The Environmental Protection Agency (EPA) is looking at making the practice of modifying a racing vehicle’s emission equipment illegal in the U.S.
It is already illegal practice in the U.S. to tamper with or modify any part of a road-registered vehicle that could have an effect on the emissions it produces, now it appears the EPA is looking at applying that rule to competition vehicles as well.
According to autoblog.com, the EPA’s proposal titled Greenhouse Gas Emissions and Fuel Efficiency Standards for Medium- and Heavy-Duty Engines and Vehicles—Phase 2 contains a wording that essentially means you could run foul of the law should you mess with any area of your competition motorcycle that would effect its emission output, like exhaust or intake.
Page 862 of the document states, “[The] EPA is proposing in 40 CFR 1037.601(a)(3) to clarify that the Clean Air Act does not allow any person to disable, remove, or render inoperative (i.e., tamper with) emission controls on a certified motor vehicle for purposes of competition. An existing provision in 40 CFR 1068.235 provides an exemption for non-road engines converted for competition use. This provision reflects the explicit exclusion of engines used solely for competition from the CAA definition of “non-road engine”. The proposed amendment clarifies that this part 1068 exemption does not apply for motor vehicles.”
If the wording is then ratified to include competition vehicles, it could have serious implications for motorcycle racing and the industry as a whole. It would then mean the sale of parts such as aftermarket exhausts would be illegal under U.S. law and force racing championships such as MotoAmerica to run any and all parts that come stock from the OEM in regards to emissions control, not to mention the wide reaching implications the ruling could have on amateur racing and track days.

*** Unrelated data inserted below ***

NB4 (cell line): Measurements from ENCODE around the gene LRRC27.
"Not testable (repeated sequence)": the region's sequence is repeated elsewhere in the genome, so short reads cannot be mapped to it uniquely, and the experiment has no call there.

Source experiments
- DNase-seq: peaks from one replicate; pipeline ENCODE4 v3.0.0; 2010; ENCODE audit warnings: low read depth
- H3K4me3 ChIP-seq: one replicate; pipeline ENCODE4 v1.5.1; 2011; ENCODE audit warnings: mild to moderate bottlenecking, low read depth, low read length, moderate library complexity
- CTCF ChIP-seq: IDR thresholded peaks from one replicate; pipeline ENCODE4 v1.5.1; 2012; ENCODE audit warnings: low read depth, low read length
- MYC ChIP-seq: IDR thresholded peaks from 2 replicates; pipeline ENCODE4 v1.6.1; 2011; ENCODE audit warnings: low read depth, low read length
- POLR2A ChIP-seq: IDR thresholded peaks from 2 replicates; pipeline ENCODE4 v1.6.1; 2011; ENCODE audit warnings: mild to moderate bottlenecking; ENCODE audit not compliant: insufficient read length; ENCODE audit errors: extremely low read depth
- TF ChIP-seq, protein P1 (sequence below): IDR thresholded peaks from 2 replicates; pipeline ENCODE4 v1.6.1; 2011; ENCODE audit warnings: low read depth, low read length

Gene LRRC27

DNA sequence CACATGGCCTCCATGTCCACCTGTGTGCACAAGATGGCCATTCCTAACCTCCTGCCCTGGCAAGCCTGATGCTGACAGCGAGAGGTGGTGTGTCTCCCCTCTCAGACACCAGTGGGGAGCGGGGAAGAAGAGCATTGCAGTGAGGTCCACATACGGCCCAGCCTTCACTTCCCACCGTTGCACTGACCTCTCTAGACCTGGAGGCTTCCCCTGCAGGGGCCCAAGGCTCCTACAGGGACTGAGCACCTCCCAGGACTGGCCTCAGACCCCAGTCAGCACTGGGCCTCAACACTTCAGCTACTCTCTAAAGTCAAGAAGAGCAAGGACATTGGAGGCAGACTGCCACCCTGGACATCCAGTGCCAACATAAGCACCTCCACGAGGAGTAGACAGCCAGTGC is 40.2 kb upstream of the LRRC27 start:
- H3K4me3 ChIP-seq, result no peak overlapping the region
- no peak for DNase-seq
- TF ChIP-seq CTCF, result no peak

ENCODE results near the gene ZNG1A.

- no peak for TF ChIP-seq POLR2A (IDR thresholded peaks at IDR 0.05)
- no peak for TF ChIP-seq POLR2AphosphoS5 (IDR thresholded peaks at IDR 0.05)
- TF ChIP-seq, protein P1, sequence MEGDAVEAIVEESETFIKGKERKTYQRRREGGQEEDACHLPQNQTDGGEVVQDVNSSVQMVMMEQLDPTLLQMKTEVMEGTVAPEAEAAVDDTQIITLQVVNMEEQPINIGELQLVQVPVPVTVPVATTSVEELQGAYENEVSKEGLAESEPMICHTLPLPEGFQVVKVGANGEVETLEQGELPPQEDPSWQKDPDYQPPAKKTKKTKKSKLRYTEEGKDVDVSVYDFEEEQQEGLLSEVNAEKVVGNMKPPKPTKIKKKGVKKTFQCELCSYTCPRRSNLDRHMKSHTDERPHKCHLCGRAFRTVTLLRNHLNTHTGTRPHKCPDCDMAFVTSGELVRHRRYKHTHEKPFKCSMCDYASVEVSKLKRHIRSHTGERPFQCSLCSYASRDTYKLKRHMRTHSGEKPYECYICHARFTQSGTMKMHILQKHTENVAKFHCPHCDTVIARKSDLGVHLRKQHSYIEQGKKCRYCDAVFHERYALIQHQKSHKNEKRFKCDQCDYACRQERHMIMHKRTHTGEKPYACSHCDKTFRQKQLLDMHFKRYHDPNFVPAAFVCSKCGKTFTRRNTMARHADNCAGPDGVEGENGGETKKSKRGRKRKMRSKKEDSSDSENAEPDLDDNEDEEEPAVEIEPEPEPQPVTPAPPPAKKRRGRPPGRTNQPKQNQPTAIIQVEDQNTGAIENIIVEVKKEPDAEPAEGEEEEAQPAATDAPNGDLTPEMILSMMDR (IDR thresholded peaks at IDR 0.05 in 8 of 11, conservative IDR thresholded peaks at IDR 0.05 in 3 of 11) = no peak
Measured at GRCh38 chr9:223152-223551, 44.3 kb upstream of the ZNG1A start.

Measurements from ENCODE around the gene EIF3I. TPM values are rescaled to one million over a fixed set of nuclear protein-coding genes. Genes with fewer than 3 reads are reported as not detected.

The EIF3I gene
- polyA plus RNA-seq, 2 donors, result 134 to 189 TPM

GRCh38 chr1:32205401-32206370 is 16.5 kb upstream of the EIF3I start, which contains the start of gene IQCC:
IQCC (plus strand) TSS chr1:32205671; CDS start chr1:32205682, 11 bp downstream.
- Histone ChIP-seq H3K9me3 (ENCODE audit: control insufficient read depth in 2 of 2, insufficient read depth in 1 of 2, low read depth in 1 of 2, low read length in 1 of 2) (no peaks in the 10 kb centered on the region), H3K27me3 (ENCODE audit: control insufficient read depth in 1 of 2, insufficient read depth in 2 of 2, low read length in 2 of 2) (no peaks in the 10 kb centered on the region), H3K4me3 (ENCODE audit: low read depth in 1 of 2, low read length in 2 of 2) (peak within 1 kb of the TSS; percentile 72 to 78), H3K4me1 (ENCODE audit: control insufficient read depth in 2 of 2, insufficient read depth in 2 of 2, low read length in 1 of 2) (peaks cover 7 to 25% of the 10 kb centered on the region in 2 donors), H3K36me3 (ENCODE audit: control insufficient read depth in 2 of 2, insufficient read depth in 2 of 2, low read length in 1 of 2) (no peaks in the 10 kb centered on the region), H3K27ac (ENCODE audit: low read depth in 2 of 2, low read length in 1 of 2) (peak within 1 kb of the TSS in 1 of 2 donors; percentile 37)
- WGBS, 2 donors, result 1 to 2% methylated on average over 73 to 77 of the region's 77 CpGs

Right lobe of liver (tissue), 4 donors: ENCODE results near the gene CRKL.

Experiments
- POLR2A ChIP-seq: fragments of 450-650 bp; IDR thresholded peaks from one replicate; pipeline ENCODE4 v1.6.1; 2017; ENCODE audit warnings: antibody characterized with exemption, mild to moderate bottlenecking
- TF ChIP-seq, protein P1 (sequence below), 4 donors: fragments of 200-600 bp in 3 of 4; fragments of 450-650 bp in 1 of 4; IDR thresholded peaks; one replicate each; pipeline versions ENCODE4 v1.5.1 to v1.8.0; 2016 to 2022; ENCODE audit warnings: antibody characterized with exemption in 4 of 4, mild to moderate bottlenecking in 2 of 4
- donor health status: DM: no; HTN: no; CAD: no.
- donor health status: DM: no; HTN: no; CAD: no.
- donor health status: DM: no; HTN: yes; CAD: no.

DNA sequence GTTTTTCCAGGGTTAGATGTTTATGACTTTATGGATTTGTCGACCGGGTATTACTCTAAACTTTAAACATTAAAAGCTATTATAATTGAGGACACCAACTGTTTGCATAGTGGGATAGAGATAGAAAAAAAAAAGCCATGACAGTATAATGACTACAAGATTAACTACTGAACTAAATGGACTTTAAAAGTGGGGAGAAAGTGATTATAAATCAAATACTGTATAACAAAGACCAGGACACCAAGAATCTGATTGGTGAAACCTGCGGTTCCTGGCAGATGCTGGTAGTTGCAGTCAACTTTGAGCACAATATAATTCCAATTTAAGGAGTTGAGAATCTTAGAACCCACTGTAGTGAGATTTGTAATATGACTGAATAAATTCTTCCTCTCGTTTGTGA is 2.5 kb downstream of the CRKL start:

A press release issued on February 8 by SEMA’s (Specialty Equipment Market Association) President and CEO Chris Kersting, states, “This proposed regulation represents overreaching by the agency (EPA), runs contrary to the law and defies decades of racing activity where EPA has acknowledged and allowed conversion of vehicles. Congress did not intend the original Clean Air Act to extend to vehicles modified for racing and has re-enforced that intent on more than one occasion.”
The release continues on, stating, “SEMA submitted comments in opposition to the regulation and met with the EPA to confirm the agency’s intentions. The EPA indicated that the regulation would prohibit conversion of vehicles into racecars (and therefore motorcycles – Ed) and make the sale of certain emissions-related parts for use on converted vehicles illegal. Working with other affected organizations, including those representing legions of professional and hobbyist racers and fans, SEMA will continue to oppose the regulation through the administrative process and will seek congressional support and judicial intervention as necessary.”
The EPA is set to publish its findings by July 2016. Needless to say, there will be a lot of people waiting on the report.
Photography by Brian J Nelson